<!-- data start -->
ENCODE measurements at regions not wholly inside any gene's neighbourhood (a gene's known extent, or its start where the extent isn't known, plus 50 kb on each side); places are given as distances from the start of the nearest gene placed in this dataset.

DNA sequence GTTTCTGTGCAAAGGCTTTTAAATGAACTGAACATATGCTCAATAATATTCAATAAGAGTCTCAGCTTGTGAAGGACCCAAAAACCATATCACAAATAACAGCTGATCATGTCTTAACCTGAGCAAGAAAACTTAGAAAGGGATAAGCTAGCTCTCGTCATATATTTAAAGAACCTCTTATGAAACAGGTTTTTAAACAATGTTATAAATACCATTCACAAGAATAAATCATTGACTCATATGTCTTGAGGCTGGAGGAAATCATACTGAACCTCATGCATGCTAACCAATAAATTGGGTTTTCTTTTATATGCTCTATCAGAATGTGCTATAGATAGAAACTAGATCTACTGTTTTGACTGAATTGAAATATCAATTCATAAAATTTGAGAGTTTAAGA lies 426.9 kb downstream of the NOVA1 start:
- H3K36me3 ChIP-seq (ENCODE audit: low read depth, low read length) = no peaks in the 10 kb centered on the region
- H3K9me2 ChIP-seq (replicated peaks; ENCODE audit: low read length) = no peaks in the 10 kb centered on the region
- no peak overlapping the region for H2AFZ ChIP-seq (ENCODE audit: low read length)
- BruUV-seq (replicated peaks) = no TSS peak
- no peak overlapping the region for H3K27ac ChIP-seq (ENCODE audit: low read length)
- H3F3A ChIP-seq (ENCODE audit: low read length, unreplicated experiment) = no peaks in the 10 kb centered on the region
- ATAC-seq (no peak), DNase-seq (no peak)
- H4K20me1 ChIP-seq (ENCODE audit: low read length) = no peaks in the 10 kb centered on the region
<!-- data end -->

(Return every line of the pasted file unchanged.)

ENCODE measurements at regions not wholly inside any gene's neighbourhood (a gene's known extent, or its start where the extent isn't known, plus 50 kb on each side); places are given as distances from the start of the nearest gene placed in this dataset.

DNA sequence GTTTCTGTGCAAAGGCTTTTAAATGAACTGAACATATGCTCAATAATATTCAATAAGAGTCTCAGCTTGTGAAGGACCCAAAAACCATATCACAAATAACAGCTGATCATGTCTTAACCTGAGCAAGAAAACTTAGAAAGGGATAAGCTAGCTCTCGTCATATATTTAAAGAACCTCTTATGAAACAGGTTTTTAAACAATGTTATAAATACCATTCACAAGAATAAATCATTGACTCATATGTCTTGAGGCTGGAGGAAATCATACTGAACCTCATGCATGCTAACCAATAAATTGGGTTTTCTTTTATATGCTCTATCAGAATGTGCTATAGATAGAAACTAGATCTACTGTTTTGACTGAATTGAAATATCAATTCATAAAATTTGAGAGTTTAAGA lies 426.9 kb downstream of the NOVA1 start:
- H3K36me3 ChIP-seq (ENCODE audit: low read depth, low read length) = no peaks in the 10 kb centered on the region
- H3K9me2 ChIP-seq (replicated peaks; ENCODE audit: low read length) = no peaks in the 10 kb centered on the region
- no peak overlapping the region for H2AFZ ChIP-seq (ENCODE audit: low read length)
- BruUV-seq (replicated peaks) = no TSS peak
- no peak overlapping the region for H3K27ac ChIP-seq (ENCODE audit: low read length)
- H3F3A ChIP-seq (ENCODE audit: low read length, unreplicated experiment) = no peaks in the 10 kb centered on the region
- ATAC-seq (no peak), DNase-seq (no peak)
- H4K20me1 ChIP-seq (ENCODE audit: low read length) = no peaks in the 10 kb centered on the region